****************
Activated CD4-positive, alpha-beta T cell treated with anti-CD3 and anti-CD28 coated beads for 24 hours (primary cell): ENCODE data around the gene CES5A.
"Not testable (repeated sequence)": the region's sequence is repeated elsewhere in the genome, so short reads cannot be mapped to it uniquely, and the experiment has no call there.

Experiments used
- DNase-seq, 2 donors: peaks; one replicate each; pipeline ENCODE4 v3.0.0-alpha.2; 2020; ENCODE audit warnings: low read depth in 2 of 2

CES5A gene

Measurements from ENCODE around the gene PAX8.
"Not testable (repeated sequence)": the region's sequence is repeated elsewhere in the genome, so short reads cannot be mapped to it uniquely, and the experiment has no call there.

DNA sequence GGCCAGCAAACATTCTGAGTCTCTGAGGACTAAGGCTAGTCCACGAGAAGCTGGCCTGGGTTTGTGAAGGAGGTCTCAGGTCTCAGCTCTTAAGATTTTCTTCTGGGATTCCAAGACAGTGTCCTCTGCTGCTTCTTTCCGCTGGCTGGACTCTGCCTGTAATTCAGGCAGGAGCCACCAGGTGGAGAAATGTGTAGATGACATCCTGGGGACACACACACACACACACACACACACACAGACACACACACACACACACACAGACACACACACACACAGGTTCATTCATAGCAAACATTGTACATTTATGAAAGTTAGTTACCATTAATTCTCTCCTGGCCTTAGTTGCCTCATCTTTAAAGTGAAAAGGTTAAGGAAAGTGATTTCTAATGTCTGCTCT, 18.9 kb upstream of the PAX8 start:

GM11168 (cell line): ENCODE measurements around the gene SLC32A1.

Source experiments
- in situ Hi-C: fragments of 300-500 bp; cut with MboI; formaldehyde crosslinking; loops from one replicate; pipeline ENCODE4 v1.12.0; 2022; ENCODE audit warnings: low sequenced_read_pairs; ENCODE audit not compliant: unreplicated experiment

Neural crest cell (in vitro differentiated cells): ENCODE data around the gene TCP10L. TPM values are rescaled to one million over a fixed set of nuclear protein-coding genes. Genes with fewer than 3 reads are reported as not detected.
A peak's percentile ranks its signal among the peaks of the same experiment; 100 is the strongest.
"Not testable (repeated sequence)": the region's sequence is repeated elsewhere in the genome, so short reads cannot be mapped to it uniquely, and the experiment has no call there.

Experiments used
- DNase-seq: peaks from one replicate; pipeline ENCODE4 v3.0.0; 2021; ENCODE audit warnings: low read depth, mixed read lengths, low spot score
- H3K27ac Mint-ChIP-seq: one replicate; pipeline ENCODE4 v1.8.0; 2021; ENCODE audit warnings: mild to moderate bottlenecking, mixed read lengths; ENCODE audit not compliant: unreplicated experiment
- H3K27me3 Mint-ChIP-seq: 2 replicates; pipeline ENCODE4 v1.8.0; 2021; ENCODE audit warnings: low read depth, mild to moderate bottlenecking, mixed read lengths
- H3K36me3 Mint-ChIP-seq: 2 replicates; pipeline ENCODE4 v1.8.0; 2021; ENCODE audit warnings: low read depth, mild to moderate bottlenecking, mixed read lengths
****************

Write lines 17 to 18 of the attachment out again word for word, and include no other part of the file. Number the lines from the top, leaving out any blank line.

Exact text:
- H3K27ac Mint-ChIP-seq: one replicate; pipeline ENCODE4 v1.8.0; 2021; ENCODE audit warnings: mild to moderate bottlenecking, mixed read lengths; ENCODE audit not compliant: unreplicated experiment
- H3K27me3 Mint-ChIP-seq: 2 replicates; pipeline ENCODE4 v1.8.0; 2021; ENCODE audit warnings: low read depth, mild to moderate bottlenecking, mixed read lengths